Suzanne Heintz and her plastic love in Life Once Removed

Categories: Visual Arts

You can find art all over town -- not just on gallery walls. In this series, we'll be looking at some of the local artists who serve up their work in coffeehouses and other non-gallery businesses around town.

Suzanne Heintz, a local local photographer and self-proclaimed spinster, recently saw her mannequin family portraits go viral. But there's much more to Heintz, synthetic husband Chauncey and perpetually adolescent daughter Mary Margaret than meets the eye.

See also: Artists Jen and Rob Lewis are getting real bloody -- and not just for Valentine's Day

A New York expat and Starz art director, Heintz is the kind of person we all want to be friends with. That's because for the past fourteen years, she's been sending her friends and family the most delightfully bizarre holiday cards known to man.

"I'm so tickled pink to be able to explain what I'm doing and the point behind it," says Heintz, whose mannequin portraits, a long-term project she calls Life Once Removed, have been exhibited primarily through the U.S. Postal Service. And while they've been received with mixed emotion since gracing the Internet, behind all the hype is a message that resonates with almost everyone -- not just the "old" and single. (Heintz says she's old, but we disagree.)

"Life develops the way it develops, and you need to love it for what it is," says the artist. Her mother has been bugging her about marriage for the better part of two decades now. But whether it's marriage or babies or more babies or more money or a better job or a better house, there is always something else we all could be doing. And that's the beautifully simple point behind Life Once Removed: "We are enough," says Heintz.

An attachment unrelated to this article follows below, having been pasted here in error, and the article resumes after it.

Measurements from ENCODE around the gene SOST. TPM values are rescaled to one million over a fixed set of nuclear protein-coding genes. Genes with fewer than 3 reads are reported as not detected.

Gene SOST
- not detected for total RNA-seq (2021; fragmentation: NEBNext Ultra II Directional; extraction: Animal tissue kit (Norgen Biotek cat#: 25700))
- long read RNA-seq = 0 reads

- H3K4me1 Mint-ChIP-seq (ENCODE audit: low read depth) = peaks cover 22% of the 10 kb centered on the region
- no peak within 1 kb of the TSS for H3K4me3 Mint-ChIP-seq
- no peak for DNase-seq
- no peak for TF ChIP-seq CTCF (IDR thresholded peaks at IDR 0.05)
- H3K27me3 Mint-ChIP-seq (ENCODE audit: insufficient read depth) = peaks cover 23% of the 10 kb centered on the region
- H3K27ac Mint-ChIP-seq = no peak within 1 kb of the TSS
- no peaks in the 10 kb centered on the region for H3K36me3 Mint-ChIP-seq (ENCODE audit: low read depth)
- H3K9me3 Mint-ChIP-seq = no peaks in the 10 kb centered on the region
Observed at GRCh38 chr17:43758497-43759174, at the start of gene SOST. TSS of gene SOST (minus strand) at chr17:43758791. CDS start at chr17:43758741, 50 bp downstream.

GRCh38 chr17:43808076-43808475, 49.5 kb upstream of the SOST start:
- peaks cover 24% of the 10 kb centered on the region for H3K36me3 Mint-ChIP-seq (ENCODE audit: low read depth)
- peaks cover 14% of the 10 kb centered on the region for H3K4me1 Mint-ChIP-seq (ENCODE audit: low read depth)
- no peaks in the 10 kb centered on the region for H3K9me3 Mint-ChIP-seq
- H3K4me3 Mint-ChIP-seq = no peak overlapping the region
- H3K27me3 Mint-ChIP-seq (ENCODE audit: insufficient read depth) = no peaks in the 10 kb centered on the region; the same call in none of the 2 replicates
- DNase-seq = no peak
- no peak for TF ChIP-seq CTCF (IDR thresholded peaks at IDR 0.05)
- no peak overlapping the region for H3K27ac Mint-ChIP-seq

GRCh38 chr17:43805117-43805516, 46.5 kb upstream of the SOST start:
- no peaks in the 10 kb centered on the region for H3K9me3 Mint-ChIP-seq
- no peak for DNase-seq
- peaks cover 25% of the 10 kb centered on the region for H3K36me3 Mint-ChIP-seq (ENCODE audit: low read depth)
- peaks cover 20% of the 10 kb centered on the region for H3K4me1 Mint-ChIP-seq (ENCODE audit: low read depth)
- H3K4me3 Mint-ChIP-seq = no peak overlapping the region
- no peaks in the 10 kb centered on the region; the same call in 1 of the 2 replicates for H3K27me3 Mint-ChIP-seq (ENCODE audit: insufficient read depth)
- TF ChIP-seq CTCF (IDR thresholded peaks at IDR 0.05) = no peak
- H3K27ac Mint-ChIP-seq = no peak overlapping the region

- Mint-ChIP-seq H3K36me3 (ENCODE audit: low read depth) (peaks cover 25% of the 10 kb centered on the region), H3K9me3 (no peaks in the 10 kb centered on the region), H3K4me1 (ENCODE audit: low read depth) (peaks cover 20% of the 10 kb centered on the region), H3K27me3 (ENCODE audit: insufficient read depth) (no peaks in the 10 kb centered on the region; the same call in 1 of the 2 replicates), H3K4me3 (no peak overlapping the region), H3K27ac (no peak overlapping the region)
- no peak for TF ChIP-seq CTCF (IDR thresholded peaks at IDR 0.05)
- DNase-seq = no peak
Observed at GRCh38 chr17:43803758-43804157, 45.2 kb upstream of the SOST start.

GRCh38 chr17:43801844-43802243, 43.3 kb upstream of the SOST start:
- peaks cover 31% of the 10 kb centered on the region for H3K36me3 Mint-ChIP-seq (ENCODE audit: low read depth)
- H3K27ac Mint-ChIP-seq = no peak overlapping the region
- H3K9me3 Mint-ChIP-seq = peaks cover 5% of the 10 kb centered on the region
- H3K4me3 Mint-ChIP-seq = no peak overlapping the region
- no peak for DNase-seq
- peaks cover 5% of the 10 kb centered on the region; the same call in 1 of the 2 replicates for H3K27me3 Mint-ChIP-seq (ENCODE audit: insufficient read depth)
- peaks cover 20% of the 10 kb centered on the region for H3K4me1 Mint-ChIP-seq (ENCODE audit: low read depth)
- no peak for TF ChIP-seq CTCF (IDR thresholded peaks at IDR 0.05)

She calls the mannequins "a Eureka moment." About fifteen years ago, Heintz and her mom were going at it. "Nobody's perfect," Heintz's mother told her. "If you are going to get married, you'll just have to pick somebody."

To that, Heintz responded: "Mom, it's not like I can go out and buy a family and make it happen."

Or could she? Later that fateful night, Heintz flew back to Denver and found herself walking past a retail liquidation outlet. That's when she saw a row of mannequins for sale and realized, "I can buy a family!"

Keep reading for more of Suzanne Heintz.

Location Info


Grant-Humphreys Mansion

770 Pennsylvania St., Denver, CO

Category: General

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Holiday Cole
Holiday Cole

Great feature thank you. Such a creative and funny series for her to make over the years...this took time planning and lots of thought on locations/wardrobe ect.

Kristi Adducci
Kristi Adducci

that's what happens when you have sexual relations with a blow up doll

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